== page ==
Travel Tips for Bad Weather and Flight Delays

Have you ever packed your bags, headed to the airport, and then were told the worst news of your day? “We’re sorry, but your flights are cancelled for today due to severe weather conditions.” This is a nightmare to be the one in this circumstance, but it is good to remain calm and thank God that you are not in the nightmare that you could be in if your flights were operating when conditions are not ideal.First of all, safety is the number one priority of the airlines. If conditions are not safe, you will not be able to fly. Yes, it is inconvenient, but how much more terrible would it be if you were to fly through the bad weather and have problems while you are on your flight!? Yikes! The airlines do many things to assure the safety of passengers, even de-icing the runway and the outer surface of the plane in order to keep flights running on time. If a flight is delayed due to the weather, it is usually because something severe is going on, and it is best to allow the airline to re-accommodate you on the next safest flight to get you to your destination safely.So, what do you do if you are one of the “not-so-happy” few who have a compromised flight schedule? If you are told that your flight is cancelled or if a delay has caused you to miss a connecting flight, your first step is to go to the airport ticketing counter and wait to see what they can do for you to re-route you to your final destination. Calling your travel agent is a good idea and they can give you advice, but the first thing to do is to ask the airline to protect your flights while you are still at the airport. Make sure that they provide you with a new confirmation number for your flights, as well as a flight schedule. Your travel agent can also help you if you need to make a voluntary change. However, by the time you are at the airport, the airline is the one who needs to reschedule you in most cases since they will have access to do much more with your booking, even using carriers not on your ticket, to help you. You should NOT have to pay for anything that the airline does to protect you to your final destination. You would only pay if you decide that you want to go with something outside of what the airline is willing to do. This is called a voluntary change, and sometimes can require you to purchase a whole new ticket depending on your specific travel needs.Yes, these delays can and do happen. In fact, just this week as I am typing this, we have had at least three families with travel delays due to the winter storms and ice, causing significant delays and schedule changes. It is best to purchase a good travel insurance policy up to the day before you travel, and also make sure you allow extra time to get to your destination if you are traveling during the winter months when storms and delays are more common. In the business of Adoption Travel, we see families who need to travel on late notice for international court dates, and sometimes families traveling do not have advance notice and can be stuck with travel delays causing them to miss very important court dates to bring their children home from all over the world. With Adoption Travel, it is very important to purchase a good travel insurance policy, which can cover you for things like flight delays and cancellations. Travel insurance is always a good idea to have for those catastrophic events that can and sometimes do happen.Whether you are traveling to Adopt a child internationally, or just to take a trip across the ocean for leisure travel, please keep these things in mind so that you don’t find yourself caught unprepared in an unexpected weather delay. Oh, and if you are traveling internationally, always pack some extra clothes in your carry on baggage just in case you are re-routed and forced to stay overnight in an airport. It always feels much better when you have a fresh set of clothes and necessary TSA approved toiletry items to keep with you for that freshening up that you will need if you are delayed for hours.I hope this information has been helpful and please be sure to keep safety as your number one priority during the winter travel season.Safe Travels,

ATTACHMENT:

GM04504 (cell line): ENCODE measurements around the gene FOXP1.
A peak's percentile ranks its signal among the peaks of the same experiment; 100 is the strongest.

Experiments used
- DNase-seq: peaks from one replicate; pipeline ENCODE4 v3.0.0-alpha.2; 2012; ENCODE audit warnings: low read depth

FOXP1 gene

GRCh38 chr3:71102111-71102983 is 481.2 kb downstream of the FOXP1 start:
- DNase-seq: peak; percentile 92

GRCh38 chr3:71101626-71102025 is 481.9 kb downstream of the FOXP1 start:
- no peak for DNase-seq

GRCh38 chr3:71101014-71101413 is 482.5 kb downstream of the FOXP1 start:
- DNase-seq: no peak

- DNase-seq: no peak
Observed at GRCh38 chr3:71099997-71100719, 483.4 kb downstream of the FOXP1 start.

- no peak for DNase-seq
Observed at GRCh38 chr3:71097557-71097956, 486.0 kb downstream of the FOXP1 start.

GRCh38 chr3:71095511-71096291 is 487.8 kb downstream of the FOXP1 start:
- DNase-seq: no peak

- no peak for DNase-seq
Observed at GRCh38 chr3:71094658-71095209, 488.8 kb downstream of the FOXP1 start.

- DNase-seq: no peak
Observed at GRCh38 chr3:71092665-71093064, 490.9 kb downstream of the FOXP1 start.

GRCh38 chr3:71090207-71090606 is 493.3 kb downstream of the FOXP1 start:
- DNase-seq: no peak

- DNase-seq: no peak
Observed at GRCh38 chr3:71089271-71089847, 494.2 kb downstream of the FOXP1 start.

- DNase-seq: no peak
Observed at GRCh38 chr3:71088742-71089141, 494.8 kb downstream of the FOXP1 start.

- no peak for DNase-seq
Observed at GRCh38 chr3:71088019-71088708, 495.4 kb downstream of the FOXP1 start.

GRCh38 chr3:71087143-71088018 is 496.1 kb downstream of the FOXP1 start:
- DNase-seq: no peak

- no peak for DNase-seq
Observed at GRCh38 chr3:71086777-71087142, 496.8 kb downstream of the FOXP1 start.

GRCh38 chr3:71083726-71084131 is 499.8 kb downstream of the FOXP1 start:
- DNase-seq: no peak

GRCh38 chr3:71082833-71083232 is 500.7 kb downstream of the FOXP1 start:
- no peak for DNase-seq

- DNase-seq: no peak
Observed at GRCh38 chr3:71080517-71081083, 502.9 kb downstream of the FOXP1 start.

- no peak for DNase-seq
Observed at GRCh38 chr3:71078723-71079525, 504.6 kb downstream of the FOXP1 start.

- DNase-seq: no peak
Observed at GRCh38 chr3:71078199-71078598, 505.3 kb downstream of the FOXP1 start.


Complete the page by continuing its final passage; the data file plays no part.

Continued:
Tabitha L.